'Absolute rubbish' - Summit discusses controversial waste plant
- Credit: Sonya Duncan
Around 150 people turned out to a summit in a south Norfolk village to discuss the latest version of a controversial waste project.
Residents, councillors and local government officials all gathered at Kenninghall Village Hall on Thursday, to voice their concerns about the proposed anaerobic digester (AD) plant and waste lagoons at Bressingham, near Diss.
The plant - which uses organic waste and crops to create biomethane that can be used to produce power - has already been partly built following a now-obsolete planning application from 2015.
The developers, Deal Farm Biogas (DFB), had put forward a planning application to complete the project, but withdrew the application in May after it received 363 objections and 61 letters of support.
The firm has now put forward a new set of plans, which it says will help address some of the concerns, such as the traffic levels on the area’s narrow country roads.
At the Thursday meeting, Amanda McMurray, chair of Bressingham Parish Council, said: “It’s still the same plant - they’ve removed one lagoon from the plan, they’ve removed an access point and they’re proposing that this plant, requiring nearly 50,000 tonnes of feedstock, is going to run on less than 24,000 tonnes of feedstock per year.
“That’s absolute rubbish - they can’t run the plant economically by reducing the feedstock by that extent.”
A statement from local Conservative MP Richard Bacon was also read out.
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He wrote: “It seems acutely unfair that by simply adjusting one obvious factor… the applicant is now allowed to resubmit a free full application and that as a result my constituents have to go through the whole process again – and this for a very big AD plant which has already been substantially constructed, without planning permission.
“I believe this takes ‘gaming of the planning process’ to a new level and will add to the administrative burdens and costs for South Norfolk Council tax payers.”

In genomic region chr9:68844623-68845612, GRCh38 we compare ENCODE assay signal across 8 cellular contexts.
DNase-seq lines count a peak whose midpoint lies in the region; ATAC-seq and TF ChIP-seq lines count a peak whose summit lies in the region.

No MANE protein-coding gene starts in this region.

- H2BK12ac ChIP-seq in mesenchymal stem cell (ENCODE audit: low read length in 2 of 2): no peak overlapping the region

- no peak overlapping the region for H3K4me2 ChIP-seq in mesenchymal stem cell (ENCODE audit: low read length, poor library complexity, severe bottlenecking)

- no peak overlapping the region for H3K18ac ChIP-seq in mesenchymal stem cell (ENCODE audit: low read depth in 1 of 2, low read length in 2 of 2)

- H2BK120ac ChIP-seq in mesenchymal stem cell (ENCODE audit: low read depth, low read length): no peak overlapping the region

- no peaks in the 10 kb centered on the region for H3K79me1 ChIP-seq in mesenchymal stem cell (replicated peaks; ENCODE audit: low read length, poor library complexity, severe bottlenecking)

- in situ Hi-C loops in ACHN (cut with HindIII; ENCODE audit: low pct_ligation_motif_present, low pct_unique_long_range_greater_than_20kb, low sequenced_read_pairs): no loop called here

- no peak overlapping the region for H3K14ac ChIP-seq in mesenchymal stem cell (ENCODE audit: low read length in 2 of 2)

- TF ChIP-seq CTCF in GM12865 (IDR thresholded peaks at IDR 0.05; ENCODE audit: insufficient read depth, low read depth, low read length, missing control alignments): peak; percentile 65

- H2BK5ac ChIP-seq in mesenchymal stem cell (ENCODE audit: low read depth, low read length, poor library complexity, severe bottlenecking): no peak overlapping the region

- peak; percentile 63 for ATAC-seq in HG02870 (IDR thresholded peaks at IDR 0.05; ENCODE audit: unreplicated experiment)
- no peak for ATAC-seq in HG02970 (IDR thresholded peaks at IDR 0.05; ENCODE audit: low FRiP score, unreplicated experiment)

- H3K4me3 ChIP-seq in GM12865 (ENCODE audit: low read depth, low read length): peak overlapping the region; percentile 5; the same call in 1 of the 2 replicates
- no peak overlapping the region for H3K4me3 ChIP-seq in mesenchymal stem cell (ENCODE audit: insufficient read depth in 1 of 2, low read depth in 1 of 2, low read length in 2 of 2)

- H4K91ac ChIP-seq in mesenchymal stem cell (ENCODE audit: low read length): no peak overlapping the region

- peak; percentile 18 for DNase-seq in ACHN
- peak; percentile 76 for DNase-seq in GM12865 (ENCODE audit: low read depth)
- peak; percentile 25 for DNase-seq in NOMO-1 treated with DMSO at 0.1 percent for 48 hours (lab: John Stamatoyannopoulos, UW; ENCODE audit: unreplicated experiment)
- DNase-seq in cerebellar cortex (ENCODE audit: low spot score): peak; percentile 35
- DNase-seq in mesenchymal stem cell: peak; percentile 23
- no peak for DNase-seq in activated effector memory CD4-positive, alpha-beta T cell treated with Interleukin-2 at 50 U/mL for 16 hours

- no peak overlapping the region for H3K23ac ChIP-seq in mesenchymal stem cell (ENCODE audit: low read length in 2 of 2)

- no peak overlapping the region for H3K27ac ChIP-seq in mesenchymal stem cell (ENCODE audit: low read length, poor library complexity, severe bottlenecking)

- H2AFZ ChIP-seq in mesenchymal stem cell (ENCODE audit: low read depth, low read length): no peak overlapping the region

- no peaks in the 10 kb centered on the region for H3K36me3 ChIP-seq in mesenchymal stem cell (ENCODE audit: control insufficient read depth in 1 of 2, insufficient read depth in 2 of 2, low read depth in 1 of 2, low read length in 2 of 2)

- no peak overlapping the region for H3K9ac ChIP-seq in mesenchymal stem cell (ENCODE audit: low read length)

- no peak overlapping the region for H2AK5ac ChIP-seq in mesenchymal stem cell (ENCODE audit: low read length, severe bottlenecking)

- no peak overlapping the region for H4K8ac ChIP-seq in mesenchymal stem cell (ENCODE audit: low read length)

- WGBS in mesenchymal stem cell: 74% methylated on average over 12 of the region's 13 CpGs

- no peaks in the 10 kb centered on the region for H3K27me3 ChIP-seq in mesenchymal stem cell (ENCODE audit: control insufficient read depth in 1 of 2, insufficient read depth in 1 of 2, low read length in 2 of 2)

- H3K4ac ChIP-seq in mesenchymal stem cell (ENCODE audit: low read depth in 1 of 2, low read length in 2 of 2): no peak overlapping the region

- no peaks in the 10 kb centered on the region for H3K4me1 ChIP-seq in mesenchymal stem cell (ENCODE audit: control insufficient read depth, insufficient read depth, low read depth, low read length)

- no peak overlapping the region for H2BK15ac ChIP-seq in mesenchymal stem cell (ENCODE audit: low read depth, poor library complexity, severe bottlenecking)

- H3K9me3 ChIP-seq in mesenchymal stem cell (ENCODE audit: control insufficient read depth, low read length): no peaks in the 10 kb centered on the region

DFB supplied a statement too, saying “the decision to reduce the feedstock level was a difficult one” but that “the new application has genuinely sought to respond to the feedback received by the local community”.
The company also gave its “guarantee that there are no plans to submit a future application to increase the feedstock level".
It added that the project "remains an essential piece of infrastructure in the fight against climate change" and that it "will generate enough green gas to supply 3,250 homes every year".
The new plan is due to be decided by South Norfolk Council by September 22.
Intervention from potential next PM
Liz Truss MP, whose South West Norfolk constituency does not include the plant but does include Kenninghall, also provided a statement to be read out at the meeting.
In it, the Conservative leadership frontrunner said she “remains opposed” to the project - and that the changes made since the last application were “minimal”.
“Villages like Kenninghall, North Lopham and South Lopham function with rural roads unfit for excessive traffic flows or heavy vehicle movements," she wrote.
“The plant is a hazard to cyclists, dog walkers, holidaymakers, horse riders, runners and general pedestrians wanting to enjoy Norfolk’s rural beauty.
“Not to mention local road users who will face constant disruption in their day to day lives from heavy transport on single track roads.
“Suggestions that more signs, a reporting system and more pull-ins can offset these concerns fails to seriously acknowledge the innate infrastructural problems surrounding this plant.”
While Ms Truss herself was unable to attend - as she was on Sky News being interviewed about her bid to become the country’s next prime minister - a representative from her office was at the meeting.